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Chicken Oyster

When we ordered this, we thought it would be an oyster wrapped with chicken. I know it’s a bit embarrassing but even the table next to us thought it was a similar concept too. We kept biting into it and when we were done, my friend and I looked at each other and asked “where’s the oyster?”.

The chicken oyster is a very unique part of a chicken. The meat is shaped like an oyster and it’s a piece of dark meat located on either sides of a chicken’s backbone. It’s an incredibly tender part of a chicken and it would taste like a piece of chicken thigh at first bite.

With a crispy and charred skin on the outside, the inside of the chicken was extremely tender and juicy. I know it’s easy to think that this is a piece of chicken thigh but it’s even juicier. I don’t think this was heavily seasoned so I really got to taste the fresh flavours.

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Tempura Corn

I’ve never had anything remotely similar to Yardbird’s tempura corn at any restaurant and this quickly became the highlight of my dinner.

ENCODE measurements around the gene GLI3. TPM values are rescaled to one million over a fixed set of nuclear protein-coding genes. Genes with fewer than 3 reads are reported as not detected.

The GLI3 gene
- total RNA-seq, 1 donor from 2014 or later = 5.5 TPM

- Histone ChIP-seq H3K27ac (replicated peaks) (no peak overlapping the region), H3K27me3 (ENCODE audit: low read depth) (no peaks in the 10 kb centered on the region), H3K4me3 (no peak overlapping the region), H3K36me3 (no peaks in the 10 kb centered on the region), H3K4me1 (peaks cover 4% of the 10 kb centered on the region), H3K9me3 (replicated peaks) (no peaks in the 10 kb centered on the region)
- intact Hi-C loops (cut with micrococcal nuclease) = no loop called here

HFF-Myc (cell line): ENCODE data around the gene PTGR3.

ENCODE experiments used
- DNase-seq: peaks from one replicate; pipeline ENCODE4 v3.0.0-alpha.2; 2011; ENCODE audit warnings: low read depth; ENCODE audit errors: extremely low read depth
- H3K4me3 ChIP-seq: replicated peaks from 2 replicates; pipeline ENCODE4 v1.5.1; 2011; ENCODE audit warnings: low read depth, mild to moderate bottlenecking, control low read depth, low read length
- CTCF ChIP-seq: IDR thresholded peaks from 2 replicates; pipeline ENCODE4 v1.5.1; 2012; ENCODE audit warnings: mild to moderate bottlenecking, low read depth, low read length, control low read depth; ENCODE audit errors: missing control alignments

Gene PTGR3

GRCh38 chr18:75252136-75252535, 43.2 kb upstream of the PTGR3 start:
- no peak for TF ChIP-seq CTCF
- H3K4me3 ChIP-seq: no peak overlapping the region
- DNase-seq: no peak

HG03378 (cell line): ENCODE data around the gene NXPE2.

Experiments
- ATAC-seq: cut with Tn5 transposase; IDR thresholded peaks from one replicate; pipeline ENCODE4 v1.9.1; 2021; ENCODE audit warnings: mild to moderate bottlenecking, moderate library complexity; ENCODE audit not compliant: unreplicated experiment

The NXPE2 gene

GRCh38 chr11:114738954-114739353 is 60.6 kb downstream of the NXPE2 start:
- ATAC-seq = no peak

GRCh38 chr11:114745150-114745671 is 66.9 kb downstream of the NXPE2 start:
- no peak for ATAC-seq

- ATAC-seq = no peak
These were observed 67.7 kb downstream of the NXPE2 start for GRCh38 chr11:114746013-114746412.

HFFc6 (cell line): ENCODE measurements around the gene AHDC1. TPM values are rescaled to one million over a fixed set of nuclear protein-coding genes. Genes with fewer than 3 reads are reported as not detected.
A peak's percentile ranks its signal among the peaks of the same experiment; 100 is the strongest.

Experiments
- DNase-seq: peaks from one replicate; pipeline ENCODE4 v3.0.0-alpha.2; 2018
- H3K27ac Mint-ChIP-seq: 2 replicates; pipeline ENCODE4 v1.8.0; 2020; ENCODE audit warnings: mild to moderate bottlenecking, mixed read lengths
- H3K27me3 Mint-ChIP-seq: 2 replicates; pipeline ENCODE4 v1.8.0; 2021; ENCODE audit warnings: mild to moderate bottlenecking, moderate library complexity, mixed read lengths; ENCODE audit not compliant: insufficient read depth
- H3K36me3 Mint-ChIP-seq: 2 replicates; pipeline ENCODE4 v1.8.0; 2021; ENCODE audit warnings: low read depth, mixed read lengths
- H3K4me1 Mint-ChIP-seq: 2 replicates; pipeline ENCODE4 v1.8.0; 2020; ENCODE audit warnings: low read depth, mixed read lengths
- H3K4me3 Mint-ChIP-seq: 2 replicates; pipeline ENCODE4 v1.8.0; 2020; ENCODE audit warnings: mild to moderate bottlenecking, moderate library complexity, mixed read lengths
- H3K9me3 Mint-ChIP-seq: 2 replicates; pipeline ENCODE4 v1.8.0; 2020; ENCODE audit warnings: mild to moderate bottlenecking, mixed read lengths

The entire tempura was crispy, fluffy and airy. When I bit into it, the kernels of corn fell apart and crumbled down revealing more corn inside. The outer shell of the tempura was crisp with minimal seasoning while the inside was warm and soft corn. I loved eating this because not only was it incredibly tasty but the eating part was fun and unique.

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Fried Chicken

The fried chicken definitely needed more seasoning and crunch on the outside. Even with lemon juice, the taste was still pretty bland. The good side is that the fried chicken is served with a small plate of creamy spicy mayo on the side so since I needed that flavour, I double dipped multiple times.

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Rice Cakes

These rice cakes are unlike any rice cakes I have ever had. They tasted like candy with a crispy, sweet and caramelized outer with a soft and chewy inner.

The rice cakes were covered in dry seasoning made from dried fish, seaweed and sesame seeds that enhanced both the taste and texture. Give me a bowl of this and I’ll be done in 10 minutes or less.

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Duck Fried Rice

Yardbird has special items on their menu and one of their popular ones on the night was their duck fried rice. My friend and I were worried that yakitori wouldn’t be enough for us so we decided to order carbs to fill us up.

The rice was fried with herbs, sesame seeds and seaweed which made it taste very fresh and “natural”. I couldn’t really figure out the duck taste because of all that seasoning.